Wednesday, May 11, 2011
Bill Bryson's Writing Can Be Dangerous: Review of "A Walk in the Woods"
Boston's venerable transportation system, the Massachusetts Bay Transit Authority (MBTA), is known as "The T" to denizens of the Commonwealth. Several times each hour, riders on the T's various subway lines are regaled with mindless and inane recorded messages urging us: "If you see something - say something." We are being prompted to keep at least one eye peeled to look for suspicious packages that may erupt at any moment. I am fortunate that these pronouncements are routinely ignored, otherwise some observant passenger on the Red Line may have reported seeing a graying White Rhino laughing explosively as the subway car made its hesitant and arthritic way from Wollaston to Kendall Square. Bill Bryson's writing always causes me to break out in spontaneous and spasmodic chortling, snorting and guffawing. Such was the case last week as I treked through the pages of "A Walk in the Woods," Bryson's account of hiking the Appalachian Trail.
I offer this nugget that appears early in this travel book that doubles as a commentary on many aspects of American life. In this excerpt, Bryson shares the rationalizations that led him to embark upon an assault on the AT, the longest hiking trail east of the Mississippi:
"I formed a number of rationalizations. It would get me fit after years of waddlesome sloth. It would be an interesting and reflective way to reacquaint myself with the scale and the beauty of my native land after nearly twenty years of living abroad. It would be useful (I wasn't quite sure in what way, but I was sure, nonetheless) to learn to fend for myself in the wilderness. When guys in camouflage pants and hunting hats sat around in the Four Acres Diner talking about fearsome things done out-of-doors, I would no longer have to feel like such a cupcake. I wanted a little of that swagger that comes with being able to gaze at a far horizon through eyes of chipped granite and say with a slow, manly sniff: 'Yeah, I've shit in the woods.'" (Page 4)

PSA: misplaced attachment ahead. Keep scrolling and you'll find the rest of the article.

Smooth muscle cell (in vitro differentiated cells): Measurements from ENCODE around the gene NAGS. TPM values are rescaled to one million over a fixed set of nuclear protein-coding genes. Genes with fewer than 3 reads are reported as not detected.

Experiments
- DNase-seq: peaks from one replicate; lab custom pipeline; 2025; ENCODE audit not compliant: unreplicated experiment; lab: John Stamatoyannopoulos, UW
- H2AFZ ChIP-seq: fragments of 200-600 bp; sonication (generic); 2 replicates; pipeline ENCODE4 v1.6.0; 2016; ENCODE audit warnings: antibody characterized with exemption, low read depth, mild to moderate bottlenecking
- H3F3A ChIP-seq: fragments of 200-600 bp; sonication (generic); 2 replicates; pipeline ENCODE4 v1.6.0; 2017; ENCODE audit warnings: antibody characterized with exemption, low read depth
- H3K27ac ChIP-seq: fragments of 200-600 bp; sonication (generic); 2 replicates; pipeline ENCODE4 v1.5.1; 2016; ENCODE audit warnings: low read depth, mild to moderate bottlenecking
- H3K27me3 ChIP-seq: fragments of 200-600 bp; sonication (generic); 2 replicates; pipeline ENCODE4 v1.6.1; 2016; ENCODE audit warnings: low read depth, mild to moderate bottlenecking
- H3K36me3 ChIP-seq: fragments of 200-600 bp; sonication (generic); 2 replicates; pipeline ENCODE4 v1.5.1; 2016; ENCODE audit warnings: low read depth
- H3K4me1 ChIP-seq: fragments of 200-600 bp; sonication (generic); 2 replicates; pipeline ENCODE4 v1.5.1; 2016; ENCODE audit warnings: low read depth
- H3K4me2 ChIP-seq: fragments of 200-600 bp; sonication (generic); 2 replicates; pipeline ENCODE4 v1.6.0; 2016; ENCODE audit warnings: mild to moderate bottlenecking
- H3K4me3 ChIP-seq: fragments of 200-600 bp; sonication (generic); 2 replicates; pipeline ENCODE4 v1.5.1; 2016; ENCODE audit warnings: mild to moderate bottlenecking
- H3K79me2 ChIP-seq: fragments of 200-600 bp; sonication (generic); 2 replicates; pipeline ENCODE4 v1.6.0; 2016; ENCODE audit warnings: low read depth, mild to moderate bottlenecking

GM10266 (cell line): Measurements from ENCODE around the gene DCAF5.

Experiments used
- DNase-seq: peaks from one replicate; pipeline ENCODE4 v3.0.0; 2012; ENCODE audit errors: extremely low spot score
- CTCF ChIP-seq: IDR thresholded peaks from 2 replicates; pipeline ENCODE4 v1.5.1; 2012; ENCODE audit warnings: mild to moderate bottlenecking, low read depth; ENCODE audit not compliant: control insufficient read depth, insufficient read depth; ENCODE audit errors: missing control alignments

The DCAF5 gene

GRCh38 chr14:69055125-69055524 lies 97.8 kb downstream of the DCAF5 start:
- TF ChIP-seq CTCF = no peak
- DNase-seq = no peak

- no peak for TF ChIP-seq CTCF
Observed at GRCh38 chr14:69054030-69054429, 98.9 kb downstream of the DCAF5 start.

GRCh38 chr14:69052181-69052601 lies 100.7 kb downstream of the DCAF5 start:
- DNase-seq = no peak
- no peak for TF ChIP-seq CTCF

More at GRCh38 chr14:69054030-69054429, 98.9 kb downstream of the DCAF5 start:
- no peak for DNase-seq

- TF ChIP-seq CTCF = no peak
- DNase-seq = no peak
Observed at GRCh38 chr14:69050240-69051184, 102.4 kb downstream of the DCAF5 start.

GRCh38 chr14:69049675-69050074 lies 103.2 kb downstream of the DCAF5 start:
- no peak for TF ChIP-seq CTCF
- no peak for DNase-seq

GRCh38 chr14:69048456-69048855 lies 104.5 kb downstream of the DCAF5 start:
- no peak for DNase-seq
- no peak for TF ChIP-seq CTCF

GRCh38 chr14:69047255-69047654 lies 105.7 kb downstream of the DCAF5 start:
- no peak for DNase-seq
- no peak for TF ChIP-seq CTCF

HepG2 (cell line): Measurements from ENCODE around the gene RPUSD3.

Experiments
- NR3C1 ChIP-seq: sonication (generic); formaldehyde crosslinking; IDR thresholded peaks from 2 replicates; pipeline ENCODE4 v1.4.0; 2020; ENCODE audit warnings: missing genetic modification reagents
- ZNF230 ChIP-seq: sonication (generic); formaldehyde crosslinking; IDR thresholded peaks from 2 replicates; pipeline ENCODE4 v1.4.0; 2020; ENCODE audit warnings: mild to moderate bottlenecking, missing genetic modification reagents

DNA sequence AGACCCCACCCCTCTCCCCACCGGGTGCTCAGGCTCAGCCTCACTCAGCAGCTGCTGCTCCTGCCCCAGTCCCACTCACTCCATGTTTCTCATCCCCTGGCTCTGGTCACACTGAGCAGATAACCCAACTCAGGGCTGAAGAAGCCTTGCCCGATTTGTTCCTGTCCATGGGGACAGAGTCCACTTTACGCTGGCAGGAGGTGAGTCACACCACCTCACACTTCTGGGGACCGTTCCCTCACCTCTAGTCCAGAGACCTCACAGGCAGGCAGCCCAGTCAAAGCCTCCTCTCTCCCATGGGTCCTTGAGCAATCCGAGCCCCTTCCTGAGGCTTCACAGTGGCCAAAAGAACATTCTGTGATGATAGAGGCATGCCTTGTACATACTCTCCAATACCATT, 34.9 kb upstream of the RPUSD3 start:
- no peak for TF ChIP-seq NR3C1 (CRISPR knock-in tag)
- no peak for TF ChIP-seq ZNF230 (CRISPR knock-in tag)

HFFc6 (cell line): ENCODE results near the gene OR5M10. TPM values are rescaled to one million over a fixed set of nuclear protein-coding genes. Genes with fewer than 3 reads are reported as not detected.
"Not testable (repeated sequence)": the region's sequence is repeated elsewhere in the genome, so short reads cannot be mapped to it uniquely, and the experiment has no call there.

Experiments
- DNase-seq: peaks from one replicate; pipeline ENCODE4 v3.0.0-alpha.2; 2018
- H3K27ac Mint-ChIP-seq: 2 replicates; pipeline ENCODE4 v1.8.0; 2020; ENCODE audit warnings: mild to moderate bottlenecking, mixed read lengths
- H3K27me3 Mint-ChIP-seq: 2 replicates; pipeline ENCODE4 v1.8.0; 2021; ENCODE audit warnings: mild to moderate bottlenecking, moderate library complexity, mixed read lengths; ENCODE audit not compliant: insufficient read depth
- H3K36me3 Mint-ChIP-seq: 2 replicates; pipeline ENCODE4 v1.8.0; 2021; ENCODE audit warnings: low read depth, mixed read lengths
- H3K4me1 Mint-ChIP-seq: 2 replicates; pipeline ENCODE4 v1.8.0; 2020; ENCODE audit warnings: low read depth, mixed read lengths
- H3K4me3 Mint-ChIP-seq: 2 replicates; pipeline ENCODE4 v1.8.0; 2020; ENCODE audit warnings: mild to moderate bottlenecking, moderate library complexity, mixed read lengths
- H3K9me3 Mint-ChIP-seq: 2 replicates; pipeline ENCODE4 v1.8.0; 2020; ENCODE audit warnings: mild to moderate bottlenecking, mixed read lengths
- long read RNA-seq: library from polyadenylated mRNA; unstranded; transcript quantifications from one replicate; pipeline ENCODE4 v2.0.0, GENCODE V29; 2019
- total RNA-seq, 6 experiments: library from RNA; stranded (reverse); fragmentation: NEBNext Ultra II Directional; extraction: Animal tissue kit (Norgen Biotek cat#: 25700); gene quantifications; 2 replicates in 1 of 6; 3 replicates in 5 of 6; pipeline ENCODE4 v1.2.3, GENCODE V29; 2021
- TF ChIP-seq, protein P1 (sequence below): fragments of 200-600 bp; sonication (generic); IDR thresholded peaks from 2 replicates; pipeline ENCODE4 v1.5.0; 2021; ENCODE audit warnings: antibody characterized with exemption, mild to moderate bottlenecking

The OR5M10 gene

Bryson, and his sometime companion, the Pickwickian "Katz," hiked selected portions of the AT - beginning in Georgia and petering out anticlimactically on the way to Maine's Mt. Katahdin. Along the way, they encountered ups and downs - both topographical and existential. Bryson's singular style of recounting their Quixotic adventures and misadventures reminded me of the peregrinations of Quixote and Sancha Panza as told by the literary pioneer, Don Miguel de Cervantes. A reviewer from the Philadelphia Inquirer captured poignantly the brilliance of Bryson's style: "Bryson is a very funny writer who could wring humor from a clammy sleeping bag." Well said.
In a rare moment of philosophical reflection, Bryson and Katz discussed their mutual decision to abandon their quest far short of the goal of the trail's end point. This quotation stands as an excellent representation of the book as a whole and of the ambivalence that the trail itself evoked in Bryson:
"'So, do you feel bad about leaving the trail?' Katz asked me after a time.
I thought for a moment, unsure. I had come to realize that I didn't have any feelings towards the AT that weren't confused and contradictory. I was weary of the trail, but still strangely in its thrall; found the endless slog tedious but irresistible; grew tired of the endless woods but admired their boundlessness; enjoyed the escape from civilization and ached for its comforts; I wanted to quit and to do this forever, sleep in a bed and in a tent, see what was over the next hill and never see a hill again. All of this all at once, every moment, on the trail or off. 'I don't know,' I said. 'Yes and no, I guess.'" (Page 389)
In my day, I have hiked short spurts of the AT in the White Mountains' Presidential Range. With Bryson's help, I can now envision what the rest of the adventure may be like. Maybe it is time to dust off the hiking boots! It would be a welcome respite from the Red Line!